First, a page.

Wednesday, February 11, 2009

jOWL 1.0: Faster, Better, Smarter

I am very happy to be able to announce the release of jOWL version 1.0. Over the last months I have been making some significant changes to the underlying engine, enough to warrant a major version change.

Faster: Modification of Internal Indices

I performed some speed tests on the internal indices jOWL maintains, evaluating the use of native javascript arrays versus associative arrays. It became quite clear that for jOWL purposes, associative arrays (key + value) are a whole lot faster to query over. The jOWL indices have been converted into such arrays. Implementation wise, this means that in many cases I see the load time for owl files decrease by a factor 10 or more(!). Accessing specific ontology resources also executes much faster as a result. To give you an example, the initial load for the 2 MB OBI ontology now takes about 109 ms, which is 0.1 second, a drastic improvement to previous jOWL versions. Whether this allows to load bigger ontology files, that I cannot say

Smarter: Reasoning on intersections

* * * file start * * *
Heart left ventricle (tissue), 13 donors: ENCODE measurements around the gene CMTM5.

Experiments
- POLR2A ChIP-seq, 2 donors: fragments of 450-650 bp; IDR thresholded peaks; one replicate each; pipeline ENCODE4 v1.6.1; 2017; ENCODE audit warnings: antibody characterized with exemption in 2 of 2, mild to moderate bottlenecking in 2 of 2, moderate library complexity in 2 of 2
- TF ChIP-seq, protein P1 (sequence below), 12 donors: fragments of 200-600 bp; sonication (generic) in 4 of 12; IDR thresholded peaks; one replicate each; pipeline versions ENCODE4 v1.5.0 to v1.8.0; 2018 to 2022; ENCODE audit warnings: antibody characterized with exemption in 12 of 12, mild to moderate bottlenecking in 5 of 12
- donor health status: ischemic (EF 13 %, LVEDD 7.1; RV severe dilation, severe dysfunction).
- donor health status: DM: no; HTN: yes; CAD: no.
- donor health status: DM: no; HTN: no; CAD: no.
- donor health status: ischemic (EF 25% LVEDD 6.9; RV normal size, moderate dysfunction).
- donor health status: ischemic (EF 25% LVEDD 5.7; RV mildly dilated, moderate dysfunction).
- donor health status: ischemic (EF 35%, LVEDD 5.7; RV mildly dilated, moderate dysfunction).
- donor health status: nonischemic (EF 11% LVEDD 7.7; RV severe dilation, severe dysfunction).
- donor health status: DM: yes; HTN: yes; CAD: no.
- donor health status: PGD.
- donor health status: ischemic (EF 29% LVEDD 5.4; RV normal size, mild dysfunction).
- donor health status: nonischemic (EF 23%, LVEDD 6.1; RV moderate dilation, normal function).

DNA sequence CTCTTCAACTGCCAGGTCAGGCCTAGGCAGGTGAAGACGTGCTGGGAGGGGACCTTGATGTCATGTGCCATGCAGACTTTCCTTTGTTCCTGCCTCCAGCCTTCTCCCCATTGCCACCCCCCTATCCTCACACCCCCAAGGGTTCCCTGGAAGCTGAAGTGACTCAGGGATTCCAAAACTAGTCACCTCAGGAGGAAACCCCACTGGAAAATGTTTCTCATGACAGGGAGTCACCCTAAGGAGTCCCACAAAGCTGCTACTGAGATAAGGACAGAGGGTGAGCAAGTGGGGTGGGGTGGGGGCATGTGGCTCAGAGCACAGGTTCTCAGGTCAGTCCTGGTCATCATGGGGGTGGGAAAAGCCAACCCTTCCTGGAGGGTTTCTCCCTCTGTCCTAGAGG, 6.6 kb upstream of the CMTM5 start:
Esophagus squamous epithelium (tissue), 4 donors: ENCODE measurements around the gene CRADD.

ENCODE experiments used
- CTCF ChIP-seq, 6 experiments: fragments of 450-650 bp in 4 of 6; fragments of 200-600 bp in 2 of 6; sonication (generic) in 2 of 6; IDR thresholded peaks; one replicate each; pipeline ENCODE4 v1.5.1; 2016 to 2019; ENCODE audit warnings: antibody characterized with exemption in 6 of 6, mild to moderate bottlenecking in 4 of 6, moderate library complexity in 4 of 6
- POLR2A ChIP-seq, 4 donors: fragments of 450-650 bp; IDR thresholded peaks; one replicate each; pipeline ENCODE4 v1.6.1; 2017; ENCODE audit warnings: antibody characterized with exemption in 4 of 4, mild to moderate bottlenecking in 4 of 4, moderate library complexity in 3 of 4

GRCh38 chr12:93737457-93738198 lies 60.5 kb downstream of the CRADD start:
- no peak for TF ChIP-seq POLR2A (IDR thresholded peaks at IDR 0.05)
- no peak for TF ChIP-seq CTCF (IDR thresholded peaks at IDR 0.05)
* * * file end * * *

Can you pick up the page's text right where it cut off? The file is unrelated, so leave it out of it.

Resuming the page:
I improved the way jOWL deals with Intersections. In owl, if you declare the class "Red Wine" to be the intersection of a wine and an item that has red color, then it naturally follows that all wines with red color are red wines, even if you do not explicitely declare it as such. E.g. owl relies on open world assumptions. Previous versions were already able to reason with this a little, but with jOWL 1.0 I made some significant steps forward. This has an immediate impact on the visualization of hierarchies. Take for example the hierarchy of wine, whitewine and redwine (see In jOWL 1.0 fewer wines are direct descendant of "Wine" (18) but more wines are direct descendant of redwine and whitewine respectively. This makes jOWL significantly smarter than before. It is even able to pick up some duplicate intersections (inconsistencies), such as the ones that exist in the wine ontology between DryWine and TableWine, both are declared as the intersection of wine + hasSugar dry.